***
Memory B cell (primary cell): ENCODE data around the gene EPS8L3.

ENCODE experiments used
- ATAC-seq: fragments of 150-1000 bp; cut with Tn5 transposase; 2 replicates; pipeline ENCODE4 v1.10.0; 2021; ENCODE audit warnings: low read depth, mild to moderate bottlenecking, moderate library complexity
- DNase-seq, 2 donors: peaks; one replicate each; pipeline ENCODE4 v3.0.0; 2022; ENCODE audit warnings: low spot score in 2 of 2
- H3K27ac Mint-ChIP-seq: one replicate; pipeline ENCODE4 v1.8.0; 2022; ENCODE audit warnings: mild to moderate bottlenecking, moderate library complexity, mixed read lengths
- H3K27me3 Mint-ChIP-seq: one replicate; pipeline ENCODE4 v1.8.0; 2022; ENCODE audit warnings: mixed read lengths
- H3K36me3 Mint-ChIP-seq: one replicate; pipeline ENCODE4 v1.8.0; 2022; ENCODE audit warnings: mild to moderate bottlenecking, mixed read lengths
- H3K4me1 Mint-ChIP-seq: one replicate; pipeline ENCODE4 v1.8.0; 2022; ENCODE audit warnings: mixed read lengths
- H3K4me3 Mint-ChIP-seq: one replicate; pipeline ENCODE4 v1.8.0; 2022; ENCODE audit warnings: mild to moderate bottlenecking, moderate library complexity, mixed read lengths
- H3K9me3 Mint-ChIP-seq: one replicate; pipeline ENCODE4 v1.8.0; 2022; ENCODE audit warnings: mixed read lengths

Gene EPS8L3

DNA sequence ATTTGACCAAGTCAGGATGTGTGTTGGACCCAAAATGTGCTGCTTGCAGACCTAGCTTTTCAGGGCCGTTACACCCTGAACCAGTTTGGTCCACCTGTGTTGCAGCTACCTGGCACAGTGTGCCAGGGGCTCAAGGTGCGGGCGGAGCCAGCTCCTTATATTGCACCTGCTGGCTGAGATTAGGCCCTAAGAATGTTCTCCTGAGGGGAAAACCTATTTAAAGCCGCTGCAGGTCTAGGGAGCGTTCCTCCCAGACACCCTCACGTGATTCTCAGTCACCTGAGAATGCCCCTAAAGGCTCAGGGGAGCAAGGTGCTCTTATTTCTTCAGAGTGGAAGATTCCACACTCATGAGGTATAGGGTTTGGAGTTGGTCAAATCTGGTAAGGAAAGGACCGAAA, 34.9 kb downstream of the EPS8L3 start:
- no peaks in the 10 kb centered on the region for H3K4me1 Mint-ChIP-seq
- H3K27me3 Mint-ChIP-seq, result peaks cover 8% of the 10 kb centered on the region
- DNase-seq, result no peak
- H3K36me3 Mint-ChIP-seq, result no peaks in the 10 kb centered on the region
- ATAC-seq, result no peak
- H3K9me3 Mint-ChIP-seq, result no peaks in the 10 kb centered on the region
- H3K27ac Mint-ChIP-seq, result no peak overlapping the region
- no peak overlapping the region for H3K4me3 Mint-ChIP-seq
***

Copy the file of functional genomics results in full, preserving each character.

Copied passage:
Memory B cell (primary cell): ENCODE data around the gene EPS8L3.

ENCODE experiments used
- ATAC-seq: fragments of 150-1000 bp; cut with Tn5 transposase; 2 replicates; pipeline ENCODE4 v1.10.0; 2021; ENCODE audit warnings: low read depth, mild to moderate bottlenecking, moderate library complexity
- DNase-seq, 2 donors: peaks; one replicate each; pipeline ENCODE4 v3.0.0; 2022; ENCODE audit warnings: low spot score in 2 of 2
- H3K27ac Mint-ChIP-seq: one replicate; pipeline ENCODE4 v1.8.0; 2022; ENCODE audit warnings: mild to moderate bottlenecking, moderate library complexity, mixed read lengths
- H3K27me3 Mint-ChIP-seq: one replicate; pipeline ENCODE4 v1.8.0; 2022; ENCODE audit warnings: mixed read lengths
- H3K36me3 Mint-ChIP-seq: one replicate; pipeline ENCODE4 v1.8.0; 2022; ENCODE audit warnings: mild to moderate bottlenecking, mixed read lengths
- H3K4me1 Mint-ChIP-seq: one replicate; pipeline ENCODE4 v1.8.0; 2022; ENCODE audit warnings: mixed read lengths
- H3K4me3 Mint-ChIP-seq: one replicate; pipeline ENCODE4 v1.8.0; 2022; ENCODE audit warnings: mild to moderate bottlenecking, moderate library complexity, mixed read lengths
- H3K9me3 Mint-ChIP-seq: one replicate; pipeline ENCODE4 v1.8.0; 2022; ENCODE audit warnings: mixed read lengths

Gene EPS8L3

DNA sequence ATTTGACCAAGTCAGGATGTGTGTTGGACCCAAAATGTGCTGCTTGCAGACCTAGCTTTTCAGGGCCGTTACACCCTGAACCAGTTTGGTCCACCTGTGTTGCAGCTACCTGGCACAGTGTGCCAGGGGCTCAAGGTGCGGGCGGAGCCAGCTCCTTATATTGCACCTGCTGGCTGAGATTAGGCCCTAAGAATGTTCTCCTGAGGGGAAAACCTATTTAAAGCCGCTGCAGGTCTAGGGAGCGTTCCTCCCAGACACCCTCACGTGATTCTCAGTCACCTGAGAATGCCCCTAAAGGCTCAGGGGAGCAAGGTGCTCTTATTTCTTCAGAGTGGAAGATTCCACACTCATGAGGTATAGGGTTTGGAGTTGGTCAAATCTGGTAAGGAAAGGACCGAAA, 34.9 kb downstream of the EPS8L3 start:
- no peaks in the 10 kb centered on the region for H3K4me1 Mint-ChIP-seq
- H3K27me3 Mint-ChIP-seq, result peaks cover 8% of the 10 kb centered on the region
- DNase-seq, result no peak
- H3K36me3 Mint-ChIP-seq, result no peaks in the 10 kb centered on the region
- ATAC-seq, result no peak
- H3K9me3 Mint-ChIP-seq, result no peaks in the 10 kb centered on the region
- H3K27ac Mint-ChIP-seq, result no peak overlapping the region
- no peak overlapping the region for H3K4me3 Mint-ChIP-seq